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HQ 956636

October 21, 1994

CLA-2 CO:R:C:T 956636 CAB


Scott E. Rosenow, Esq.
Stein Shostak Shostak & O'Hara
1620 L Street, N.W.
Washington, D.C. 20036-5605

RE: Country of origin of pants, shorts, and shirts; Section 12.130, Customs Regulations

Dear Mr. Rosenow:

This is in response to your inquiry of June 9, 1994, requesting a country of origin ruling on behalf of Bugle Boy Industries of Simi Valley, California, concerning certain boys' pants, shirts, and shorts. Samples were submitted for examination.


The merchandise at issue is a pair of pants, shorts, and a shirt. The pants which are constructed of 100 percent woven cotton fabric contain a waistband, zippered fly front, side pockets, a rear patch pocket, and double front pleats. The shorts are made of 100 percent woven cotton fabric, have a partial elasticized waistband with belt loops, a zippered fly front, side pockets, and a rear patch pocket. The 100 percent woven cotton shirt contains short sleeves, a fully opened front with buttons for closure, a breast pocket with a "Bugle Boy" insignia, and a rear pleat extending from the top of the neck area to the hemmed bottom.

The processing of the garments is as follows: Fabric used to make the pants, shorts, and shirt will be cut into garment pieces and sewn into a completed garment in one country. This country may be Indonesia, the Philippines, Bangladesh, Sri Lanka, or Taiwan. The finished garment will then be shipped to China to undergo a "wrinkle free process". The process involves pre-washing the garments and dipping them in a chemical which results in the wrinkle free condition. The garments are then pressed, hangtags are attached, and packaged for exportation to the United States.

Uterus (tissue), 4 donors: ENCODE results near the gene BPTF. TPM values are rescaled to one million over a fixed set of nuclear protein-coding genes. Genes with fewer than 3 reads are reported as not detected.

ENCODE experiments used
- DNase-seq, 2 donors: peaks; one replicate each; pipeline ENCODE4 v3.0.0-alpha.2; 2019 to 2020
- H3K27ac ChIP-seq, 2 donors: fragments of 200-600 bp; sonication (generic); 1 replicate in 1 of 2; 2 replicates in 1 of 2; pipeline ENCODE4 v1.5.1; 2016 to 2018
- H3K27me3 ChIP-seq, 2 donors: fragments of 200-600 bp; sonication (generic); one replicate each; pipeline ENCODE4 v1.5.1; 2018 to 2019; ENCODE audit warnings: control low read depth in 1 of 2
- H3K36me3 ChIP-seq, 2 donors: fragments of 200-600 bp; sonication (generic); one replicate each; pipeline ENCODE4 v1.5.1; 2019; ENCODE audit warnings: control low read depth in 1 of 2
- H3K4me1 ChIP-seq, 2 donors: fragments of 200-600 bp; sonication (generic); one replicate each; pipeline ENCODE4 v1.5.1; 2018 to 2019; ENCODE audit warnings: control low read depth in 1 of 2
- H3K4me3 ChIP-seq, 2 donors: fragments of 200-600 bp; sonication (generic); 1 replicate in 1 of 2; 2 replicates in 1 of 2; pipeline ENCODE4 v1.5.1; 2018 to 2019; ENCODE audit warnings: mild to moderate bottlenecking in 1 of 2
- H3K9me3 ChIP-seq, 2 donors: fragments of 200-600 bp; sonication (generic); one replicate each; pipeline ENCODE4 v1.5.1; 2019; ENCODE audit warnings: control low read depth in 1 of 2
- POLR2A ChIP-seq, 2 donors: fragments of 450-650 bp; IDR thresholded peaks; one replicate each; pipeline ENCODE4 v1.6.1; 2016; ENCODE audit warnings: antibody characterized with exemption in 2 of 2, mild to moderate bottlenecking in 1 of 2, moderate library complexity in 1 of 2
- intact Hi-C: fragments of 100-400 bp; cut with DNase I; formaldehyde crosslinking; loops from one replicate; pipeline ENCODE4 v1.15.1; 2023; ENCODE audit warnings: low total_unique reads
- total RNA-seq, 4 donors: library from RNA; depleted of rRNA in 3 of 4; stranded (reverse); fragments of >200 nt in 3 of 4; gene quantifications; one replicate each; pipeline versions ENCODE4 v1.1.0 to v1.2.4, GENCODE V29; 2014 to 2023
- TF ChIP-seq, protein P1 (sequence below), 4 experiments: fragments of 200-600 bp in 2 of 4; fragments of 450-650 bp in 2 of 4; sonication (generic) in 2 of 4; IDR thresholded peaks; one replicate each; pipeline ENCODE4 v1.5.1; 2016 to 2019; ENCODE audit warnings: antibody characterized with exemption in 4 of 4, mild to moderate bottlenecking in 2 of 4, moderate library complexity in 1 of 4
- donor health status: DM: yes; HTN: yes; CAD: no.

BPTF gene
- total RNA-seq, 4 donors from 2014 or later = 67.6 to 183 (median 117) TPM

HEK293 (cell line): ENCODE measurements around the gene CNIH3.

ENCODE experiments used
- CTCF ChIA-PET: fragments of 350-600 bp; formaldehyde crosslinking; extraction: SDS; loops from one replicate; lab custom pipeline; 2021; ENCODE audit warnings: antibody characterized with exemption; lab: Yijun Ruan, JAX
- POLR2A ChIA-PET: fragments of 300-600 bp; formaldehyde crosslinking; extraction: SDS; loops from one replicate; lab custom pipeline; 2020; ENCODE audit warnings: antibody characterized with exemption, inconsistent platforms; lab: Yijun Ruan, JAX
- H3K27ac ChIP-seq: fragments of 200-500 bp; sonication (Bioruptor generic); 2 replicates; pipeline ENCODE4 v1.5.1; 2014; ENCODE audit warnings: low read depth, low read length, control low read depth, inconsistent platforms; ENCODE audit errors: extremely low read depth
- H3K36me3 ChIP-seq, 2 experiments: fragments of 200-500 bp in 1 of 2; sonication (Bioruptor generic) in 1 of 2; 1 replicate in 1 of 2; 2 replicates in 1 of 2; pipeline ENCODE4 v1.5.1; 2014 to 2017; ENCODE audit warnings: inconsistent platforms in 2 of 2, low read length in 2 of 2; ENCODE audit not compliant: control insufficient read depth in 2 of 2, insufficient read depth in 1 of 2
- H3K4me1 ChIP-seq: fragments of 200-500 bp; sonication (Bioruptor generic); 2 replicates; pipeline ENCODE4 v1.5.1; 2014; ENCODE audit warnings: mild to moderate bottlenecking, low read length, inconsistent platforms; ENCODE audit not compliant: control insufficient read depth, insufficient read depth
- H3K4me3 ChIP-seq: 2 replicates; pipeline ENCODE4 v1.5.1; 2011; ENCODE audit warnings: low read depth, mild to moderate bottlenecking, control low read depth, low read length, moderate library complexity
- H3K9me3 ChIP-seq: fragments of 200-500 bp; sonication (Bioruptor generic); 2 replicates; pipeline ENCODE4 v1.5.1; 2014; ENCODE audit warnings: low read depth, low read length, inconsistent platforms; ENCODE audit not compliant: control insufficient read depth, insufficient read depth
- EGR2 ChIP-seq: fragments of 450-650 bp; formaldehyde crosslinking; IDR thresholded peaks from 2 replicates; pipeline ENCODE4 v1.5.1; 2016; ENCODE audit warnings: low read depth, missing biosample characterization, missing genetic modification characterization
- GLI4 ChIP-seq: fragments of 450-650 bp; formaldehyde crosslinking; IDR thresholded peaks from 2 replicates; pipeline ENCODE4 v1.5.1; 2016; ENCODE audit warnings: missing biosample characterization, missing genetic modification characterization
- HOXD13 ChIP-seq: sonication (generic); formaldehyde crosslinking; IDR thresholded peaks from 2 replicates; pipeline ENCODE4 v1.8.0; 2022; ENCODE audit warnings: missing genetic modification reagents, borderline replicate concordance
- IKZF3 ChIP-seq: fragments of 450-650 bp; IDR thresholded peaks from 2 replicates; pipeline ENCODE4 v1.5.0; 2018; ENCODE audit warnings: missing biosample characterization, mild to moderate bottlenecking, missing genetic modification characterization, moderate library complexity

What is the country of origin of the merchandise at issue?


Country of origin determinations for textile products are subject to Section 12.130, Customs Regulations (19 CFR 12.130). Section 12.130 provides that a textile product that is processed in more than one country or territory shall be a product of that country or territory where it last underwent a substantial transformation. A textile product will be considered to have undergone a substantial transformation if it has been transformed by means of substantial manufacturing or processing operations into a new and different article of commerce.

Section 12.130(d), Customs Regulations, sets forth criteria for determining whether a substantial transformation of a textile product has taken place. This regulation states these criteria are not exhaustive; one or any combination of criteria may be determinative, and additional factors may be considered.

Section 12.130(d)(1), Customs Regulations, states that a new and different article of commerce will usually result from a manufacturing or processing operation if there is a change in:

(i) Commercial designation or identity, (ii) Fundamental character or (iii) Commercial use.